Chicago Board of Trade wheat futures ended last week near unchanged in Australian dollar terms to hold on to the gains made over the previous month.
The United States Department of Agriculture updated its World Agricultural Supply and Demand Estimates early last week.
Global wheat production was increased by 4.32 million tonnes from the August estimate to 783.92mt. This was mainly due to Russian production increasing to a new record size crop.
Demand also increased by 2.42mt from August to 791.02mt. The world is expected to consume more wheat than it will produce for the second year in a row.
The war-torn Black Sea region remains a focal point of global grain markets.
The market is trying to price in any comments about the ability of the region to export grain, whether by the Ukraine grain corridor or Russia directly.
It's reported that wheat prices to Russian farmers have been improving recently despite the record large crop being harvested.
This may be signalling that traders are covering export sales or an expected improvement in grain exports flowing from Russia, which have been underwhelming so far.
The USDA expects Russia to export 42mt of wheat. The current export volumes will need to increase significantly for that to be achieved.
On the global demand side, Saudi Arabia announced a tender over the weekend. The market expects pricing to be based off Russian prices plus cost of execution to the importer.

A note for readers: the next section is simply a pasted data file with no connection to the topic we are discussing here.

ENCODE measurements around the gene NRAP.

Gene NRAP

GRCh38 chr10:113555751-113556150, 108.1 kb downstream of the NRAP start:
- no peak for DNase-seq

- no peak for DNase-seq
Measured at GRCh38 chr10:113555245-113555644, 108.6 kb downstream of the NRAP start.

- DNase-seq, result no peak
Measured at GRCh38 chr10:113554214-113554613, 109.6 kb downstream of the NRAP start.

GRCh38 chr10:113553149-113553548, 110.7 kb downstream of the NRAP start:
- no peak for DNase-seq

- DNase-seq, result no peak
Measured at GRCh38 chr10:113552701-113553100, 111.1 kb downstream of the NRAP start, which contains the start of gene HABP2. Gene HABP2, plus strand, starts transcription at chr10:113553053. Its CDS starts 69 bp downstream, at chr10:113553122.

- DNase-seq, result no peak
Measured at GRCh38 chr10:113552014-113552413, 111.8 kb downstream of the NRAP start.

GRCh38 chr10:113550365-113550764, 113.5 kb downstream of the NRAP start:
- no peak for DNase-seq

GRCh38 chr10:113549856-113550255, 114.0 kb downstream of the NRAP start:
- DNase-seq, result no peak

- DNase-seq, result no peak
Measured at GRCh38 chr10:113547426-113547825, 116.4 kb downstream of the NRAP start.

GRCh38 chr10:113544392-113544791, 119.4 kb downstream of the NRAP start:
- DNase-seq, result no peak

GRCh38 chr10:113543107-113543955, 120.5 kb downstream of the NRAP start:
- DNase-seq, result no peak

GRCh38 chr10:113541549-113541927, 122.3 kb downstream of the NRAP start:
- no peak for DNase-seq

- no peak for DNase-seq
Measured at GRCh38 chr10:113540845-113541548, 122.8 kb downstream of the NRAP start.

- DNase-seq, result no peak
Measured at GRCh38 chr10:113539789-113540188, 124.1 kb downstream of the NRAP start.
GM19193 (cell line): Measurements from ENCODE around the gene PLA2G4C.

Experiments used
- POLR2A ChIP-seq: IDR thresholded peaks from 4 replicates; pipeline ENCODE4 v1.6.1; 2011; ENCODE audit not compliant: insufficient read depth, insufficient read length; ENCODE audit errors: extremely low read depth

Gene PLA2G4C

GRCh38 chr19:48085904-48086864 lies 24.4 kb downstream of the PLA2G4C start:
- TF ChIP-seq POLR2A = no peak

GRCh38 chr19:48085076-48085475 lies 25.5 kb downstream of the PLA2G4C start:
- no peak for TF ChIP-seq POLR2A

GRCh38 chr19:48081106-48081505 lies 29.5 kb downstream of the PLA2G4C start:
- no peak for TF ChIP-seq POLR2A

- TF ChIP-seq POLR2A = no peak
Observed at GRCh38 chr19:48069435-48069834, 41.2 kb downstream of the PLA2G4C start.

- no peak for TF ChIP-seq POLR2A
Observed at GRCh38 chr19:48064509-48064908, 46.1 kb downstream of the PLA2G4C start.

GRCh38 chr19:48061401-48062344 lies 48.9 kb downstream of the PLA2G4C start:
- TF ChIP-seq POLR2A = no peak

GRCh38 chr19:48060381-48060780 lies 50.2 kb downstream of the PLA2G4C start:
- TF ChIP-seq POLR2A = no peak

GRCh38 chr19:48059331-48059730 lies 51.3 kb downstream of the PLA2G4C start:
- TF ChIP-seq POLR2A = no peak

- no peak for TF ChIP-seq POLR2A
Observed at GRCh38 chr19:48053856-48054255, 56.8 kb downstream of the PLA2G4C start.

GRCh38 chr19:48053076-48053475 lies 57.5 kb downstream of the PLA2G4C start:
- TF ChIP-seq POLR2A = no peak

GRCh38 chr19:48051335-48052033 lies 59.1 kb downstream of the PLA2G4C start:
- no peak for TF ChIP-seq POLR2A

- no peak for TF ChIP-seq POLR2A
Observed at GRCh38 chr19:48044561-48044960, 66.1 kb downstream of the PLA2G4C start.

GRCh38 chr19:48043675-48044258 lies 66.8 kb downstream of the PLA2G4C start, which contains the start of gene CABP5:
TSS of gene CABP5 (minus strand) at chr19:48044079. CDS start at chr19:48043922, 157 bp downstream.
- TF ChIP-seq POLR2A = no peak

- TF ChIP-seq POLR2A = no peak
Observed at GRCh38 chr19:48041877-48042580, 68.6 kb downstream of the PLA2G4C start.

Hence the Russian crop and resulting prices are likely setting the global price for other exporters to work from, particularly into importing nations of North Africa and the Middle East.
This isn't unusual for this time of year but given the war and potential unpredictable nature of grain flowing out of the area, it remains one for the market to watch intently.
In Australia, prices generally improved last week as buyer engagement increased.
There were 30 buyer businesses that bought 25 grades of wheat, barley, canola, sorghum, oats, lupins, chickpeas and faba beans through Clear Grain Exchange with more searching for grain offered for sale.
APW1 wheat traded $416/t Pt Kembla, $405/t Melbourne and $400/t Kwinana. ASW1 traded $374/t Melbourne and $371/t Albany.
Higher protein wheat grades continue to attract premiums with H1 and H2 in Kwinana trading $500/t and $450/t respectively, H2 also traded $439/t Pt Kembla, $433/t Newcastle and $436/t Melbourne.
Stock feed wheat was trading $388/t Pt Adelaide, $364/t Newcastle and $354/t Portland as examples.
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